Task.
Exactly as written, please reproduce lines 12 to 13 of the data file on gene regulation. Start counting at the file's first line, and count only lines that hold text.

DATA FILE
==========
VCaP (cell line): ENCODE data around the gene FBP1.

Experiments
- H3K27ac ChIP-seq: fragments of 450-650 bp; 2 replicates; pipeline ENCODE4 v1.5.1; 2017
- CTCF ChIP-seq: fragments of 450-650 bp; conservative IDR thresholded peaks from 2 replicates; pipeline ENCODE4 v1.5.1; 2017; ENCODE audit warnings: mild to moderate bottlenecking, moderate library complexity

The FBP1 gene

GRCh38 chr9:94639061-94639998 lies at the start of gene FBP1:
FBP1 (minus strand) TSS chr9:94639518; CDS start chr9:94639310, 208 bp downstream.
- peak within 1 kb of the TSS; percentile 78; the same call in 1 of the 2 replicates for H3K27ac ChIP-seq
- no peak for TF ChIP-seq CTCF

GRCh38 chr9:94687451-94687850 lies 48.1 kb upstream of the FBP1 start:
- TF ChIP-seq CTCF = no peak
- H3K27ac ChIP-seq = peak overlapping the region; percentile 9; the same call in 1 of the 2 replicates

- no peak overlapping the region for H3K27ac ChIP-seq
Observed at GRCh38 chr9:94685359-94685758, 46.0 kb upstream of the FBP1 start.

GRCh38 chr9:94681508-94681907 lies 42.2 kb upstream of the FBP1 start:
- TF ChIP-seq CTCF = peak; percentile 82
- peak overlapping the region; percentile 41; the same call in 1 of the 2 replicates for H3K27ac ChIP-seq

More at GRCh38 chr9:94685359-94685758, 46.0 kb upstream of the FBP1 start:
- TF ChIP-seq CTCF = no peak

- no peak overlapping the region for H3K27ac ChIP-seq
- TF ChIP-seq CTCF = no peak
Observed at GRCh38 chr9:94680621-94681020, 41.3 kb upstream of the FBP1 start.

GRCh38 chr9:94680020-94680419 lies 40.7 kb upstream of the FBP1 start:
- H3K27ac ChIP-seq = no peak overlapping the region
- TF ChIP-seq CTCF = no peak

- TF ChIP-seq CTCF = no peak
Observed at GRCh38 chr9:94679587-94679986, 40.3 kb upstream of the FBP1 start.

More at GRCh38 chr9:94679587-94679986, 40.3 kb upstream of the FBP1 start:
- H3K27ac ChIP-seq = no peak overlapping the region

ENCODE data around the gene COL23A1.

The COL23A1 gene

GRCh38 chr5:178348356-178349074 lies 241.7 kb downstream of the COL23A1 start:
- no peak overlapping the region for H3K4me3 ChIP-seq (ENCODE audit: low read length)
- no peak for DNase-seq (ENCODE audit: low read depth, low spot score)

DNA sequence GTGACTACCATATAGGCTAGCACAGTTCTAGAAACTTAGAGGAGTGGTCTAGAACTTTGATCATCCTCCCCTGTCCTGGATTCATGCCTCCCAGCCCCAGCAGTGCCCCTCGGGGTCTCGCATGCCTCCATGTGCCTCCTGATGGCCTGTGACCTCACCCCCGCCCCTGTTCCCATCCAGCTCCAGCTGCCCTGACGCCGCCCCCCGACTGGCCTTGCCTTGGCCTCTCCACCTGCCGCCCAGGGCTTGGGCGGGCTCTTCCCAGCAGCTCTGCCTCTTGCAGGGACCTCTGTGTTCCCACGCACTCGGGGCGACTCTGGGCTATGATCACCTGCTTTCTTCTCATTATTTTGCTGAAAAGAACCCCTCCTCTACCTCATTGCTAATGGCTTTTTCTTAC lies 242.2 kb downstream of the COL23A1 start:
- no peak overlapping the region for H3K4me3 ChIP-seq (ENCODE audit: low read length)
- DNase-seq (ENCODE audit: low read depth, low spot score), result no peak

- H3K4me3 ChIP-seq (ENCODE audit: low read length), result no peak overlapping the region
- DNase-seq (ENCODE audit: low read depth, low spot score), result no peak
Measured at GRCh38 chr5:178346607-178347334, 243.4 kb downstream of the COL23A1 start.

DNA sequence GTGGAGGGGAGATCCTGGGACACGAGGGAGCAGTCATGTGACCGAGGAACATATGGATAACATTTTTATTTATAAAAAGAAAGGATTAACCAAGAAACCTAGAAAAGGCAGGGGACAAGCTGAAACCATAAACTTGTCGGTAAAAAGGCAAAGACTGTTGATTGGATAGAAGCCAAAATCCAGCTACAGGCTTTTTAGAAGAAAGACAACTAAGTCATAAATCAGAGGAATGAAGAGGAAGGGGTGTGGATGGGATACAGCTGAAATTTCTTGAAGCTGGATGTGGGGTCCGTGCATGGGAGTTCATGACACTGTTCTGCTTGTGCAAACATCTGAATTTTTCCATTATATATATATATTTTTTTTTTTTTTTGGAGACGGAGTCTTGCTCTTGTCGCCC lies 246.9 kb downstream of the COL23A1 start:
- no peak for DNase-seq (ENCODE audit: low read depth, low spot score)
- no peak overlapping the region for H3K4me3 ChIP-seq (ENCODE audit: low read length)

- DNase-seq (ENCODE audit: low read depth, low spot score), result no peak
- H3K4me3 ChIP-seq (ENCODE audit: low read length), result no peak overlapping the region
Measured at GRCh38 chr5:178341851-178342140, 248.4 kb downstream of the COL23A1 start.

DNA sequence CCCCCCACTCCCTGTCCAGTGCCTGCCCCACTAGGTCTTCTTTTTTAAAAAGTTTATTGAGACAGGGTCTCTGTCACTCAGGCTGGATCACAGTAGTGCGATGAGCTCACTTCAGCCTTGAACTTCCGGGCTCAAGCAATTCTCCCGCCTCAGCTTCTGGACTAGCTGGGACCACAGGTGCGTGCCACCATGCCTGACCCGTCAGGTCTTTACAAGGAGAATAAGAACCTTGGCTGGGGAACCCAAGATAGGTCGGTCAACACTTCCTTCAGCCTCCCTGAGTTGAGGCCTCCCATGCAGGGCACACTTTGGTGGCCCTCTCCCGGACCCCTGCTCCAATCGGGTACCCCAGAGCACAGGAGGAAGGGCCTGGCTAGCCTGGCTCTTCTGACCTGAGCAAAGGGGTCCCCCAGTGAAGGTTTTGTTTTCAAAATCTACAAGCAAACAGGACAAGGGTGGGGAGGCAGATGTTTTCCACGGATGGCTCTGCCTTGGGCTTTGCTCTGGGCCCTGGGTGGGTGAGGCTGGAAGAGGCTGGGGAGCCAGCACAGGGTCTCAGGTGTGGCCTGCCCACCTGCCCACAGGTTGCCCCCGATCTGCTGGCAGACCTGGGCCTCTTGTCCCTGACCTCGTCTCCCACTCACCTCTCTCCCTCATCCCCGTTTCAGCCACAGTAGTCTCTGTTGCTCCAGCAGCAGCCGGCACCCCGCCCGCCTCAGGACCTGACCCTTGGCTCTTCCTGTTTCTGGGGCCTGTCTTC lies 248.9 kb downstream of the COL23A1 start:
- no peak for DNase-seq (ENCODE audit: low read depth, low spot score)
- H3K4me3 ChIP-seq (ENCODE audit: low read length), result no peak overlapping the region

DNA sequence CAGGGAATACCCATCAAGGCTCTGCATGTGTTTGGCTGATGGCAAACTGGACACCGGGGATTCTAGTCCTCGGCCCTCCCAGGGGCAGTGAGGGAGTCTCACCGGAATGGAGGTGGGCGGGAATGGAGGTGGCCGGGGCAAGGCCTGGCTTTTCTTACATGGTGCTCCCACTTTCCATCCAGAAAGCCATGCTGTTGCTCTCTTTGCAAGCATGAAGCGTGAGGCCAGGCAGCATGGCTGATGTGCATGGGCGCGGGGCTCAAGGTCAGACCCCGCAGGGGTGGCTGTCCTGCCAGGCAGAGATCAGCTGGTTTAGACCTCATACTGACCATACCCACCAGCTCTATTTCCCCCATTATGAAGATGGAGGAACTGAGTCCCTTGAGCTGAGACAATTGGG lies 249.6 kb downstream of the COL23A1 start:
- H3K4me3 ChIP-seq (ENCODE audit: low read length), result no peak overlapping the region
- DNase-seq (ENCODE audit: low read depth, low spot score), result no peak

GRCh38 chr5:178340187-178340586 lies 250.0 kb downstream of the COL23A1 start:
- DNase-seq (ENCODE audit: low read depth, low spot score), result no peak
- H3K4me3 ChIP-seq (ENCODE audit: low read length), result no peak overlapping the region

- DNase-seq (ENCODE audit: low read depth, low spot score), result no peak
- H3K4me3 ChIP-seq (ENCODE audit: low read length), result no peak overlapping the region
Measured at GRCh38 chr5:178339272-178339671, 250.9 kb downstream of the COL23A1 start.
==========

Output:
- H3K27ac ChIP-seq = peak overlapping the region; percentile 9; the same call in 1 of the 2 replicates

- no peak overlapping the region for H3K27ac ChIP-seq